Winning the Name Game – 8 Tips to Remembering Names
“ Remember that a person’s name is to that person the sweetest and most important sound in any language.” ~Dale Carnegie
I meet a lot of people. I meet someone new every day, and sometimes, many people in a single day. I’ve learned a secret. The greatest way to quickly communicate to someone you care about them is to ask for and remember their name.
I know – some of you will immediately think, “I’m not very good with names.”
You won’t be good at remembering someone’s name until you try. You certainly won’t be good at remembering someone’s name if you tell yourself you can’t, and therefore don’t make any effort to do so. Notice you don’t have any trouble remembering the names of people you meet who are important, like your new boss. or someone you are excited to meet, maybe a local celebrity.
Remembering names, especially when you meet a lot of people, is a challenge for everyone. Here are eight tips that help me remember names:
- When you meet someone, immediately repeat their name. If someone at the Chamber Networking event introduces themselves as “Sue,” then respond with “It’s very nice to meet you Sue.”
- Associate the name to someone else you know. It’s strange how the brain works, but it will help you remember their name if, as soon as you meet them, think of someone else who you know with that name. The brain will cognitively recognize something that is familiar, and it will make it easier to remember their name the next time you see them. Think to yourself, “Tiffani, like my cousin Tiffani.”
- Think of something you can associate with them and their name. For example, if you meet someone called Sally, think of “Sally, like Sally who sold seashells by the seashore.” It seems silly, but it will connect the dots allowing you to remember her name by saying it in a way that causes it to stick.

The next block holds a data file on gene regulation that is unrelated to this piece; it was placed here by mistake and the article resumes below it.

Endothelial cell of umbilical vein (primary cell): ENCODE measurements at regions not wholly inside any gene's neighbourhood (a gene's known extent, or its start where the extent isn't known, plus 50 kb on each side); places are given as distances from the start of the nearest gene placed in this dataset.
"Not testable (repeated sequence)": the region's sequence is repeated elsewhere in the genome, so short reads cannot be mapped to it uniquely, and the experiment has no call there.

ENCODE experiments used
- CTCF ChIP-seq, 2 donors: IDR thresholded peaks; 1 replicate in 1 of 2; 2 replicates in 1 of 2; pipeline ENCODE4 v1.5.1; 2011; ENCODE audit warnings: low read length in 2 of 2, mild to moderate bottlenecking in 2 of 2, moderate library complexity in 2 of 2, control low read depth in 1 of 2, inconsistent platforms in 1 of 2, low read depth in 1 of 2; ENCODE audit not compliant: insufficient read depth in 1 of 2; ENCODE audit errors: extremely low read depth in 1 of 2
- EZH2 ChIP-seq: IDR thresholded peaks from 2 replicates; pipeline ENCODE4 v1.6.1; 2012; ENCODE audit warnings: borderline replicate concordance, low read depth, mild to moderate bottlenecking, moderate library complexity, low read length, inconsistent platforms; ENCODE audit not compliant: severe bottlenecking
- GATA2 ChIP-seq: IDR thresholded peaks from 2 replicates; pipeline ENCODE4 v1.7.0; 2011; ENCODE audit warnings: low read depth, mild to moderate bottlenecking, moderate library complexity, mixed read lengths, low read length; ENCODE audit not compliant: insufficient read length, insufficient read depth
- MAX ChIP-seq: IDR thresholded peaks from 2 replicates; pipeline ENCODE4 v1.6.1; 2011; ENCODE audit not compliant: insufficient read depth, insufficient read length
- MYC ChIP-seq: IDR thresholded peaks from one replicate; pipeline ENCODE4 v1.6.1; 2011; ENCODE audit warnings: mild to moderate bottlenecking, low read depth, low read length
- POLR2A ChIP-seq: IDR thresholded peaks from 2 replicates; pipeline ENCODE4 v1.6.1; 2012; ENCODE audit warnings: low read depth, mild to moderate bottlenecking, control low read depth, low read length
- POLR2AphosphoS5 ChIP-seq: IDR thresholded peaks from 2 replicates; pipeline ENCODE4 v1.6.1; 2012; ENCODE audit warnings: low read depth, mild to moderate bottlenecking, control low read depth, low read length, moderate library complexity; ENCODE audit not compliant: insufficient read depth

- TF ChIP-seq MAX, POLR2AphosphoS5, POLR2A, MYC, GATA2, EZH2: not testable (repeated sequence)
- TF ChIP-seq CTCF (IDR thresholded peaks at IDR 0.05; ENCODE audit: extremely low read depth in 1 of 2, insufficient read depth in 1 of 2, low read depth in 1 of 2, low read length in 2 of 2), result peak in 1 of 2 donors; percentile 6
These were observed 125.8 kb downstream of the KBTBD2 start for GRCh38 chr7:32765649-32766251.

- Ask how they spell it. There is almost always more than one way to spell a name. When you hear it spelled out, stop and visualize how it looks in your mind. This really helps, especially if it’s a name that is not common. I often repeat it back to them. For example, when I meet someone named “Cathy,” I ask if it’s spelled with a “C” or a “K.” She may reply, “Cathy with a C,” and I repeat it back, “Nice to meet you Cathy with a C!” Note – if the person’s name is very simple, like “Dan,” this is probably not a great tool to use.
- Write it down. It’s not always possible, but in some settings this can be very helpful. For example, if I’m getting ready to teach a class and I meet someone new, I might jot their name down on my notes for quick reference when I teach the class again next week. By then, an entire week will have passed, and I will remember the person’s face, but I may not remember their name. I will remember that I wrote it down and can quickly remind myself to check if needed.
- Ask them to tell you something unique about themselves. It’s a great icebreaker question anyway. “It’s great to meet you Melissa. Tell me something unique about yourself.” If the person isn’t sure how to answer, you can follow up with a question like, “Tell me something you are passionate about.” Or ask, “What’s the craziest thing you’ve ever done?”
- Associate them with someone famous. Obviously not everyone will have a name like someone who was famous. But, when it happens, it makes it easy to remember. “It’s nice to meet you Teresa. Were you named after the famous Mother Teresa?”
- Ask how they got their name. Maybe they don’t have a name like someone famous, but asking where their name originated is a good way to connect with them. “It’s a pleasure to meet you Miranda. What caused your parents to choose that name for you? Is it a family name?”
Make every effort to remember a person’s name when you meet them. If you don’t remember, it’s best to acknowledge it, apologize, and ask again. But, if you do this, you absolutely MUST remember it from then on. Don’t make them tell you a third time!
One more thing about names – get into the habit of introducing yourself to someone so that your name is easy to remember. Say it so it sticks!
I think the best example I know of is how my husband Mack introduces himself. He says, “My name is Mack, like the truck, but smaller.” It never fails – people remember his name because he gives them a visual image and an emotional connection to tie it to. It make take you a little time to come up with something “sticky” about your name, but it’s well worth it.
This is an excerpt from Ria’s upcoming book, Straight Talk: The Power of Effective Communication. Click here to learn more!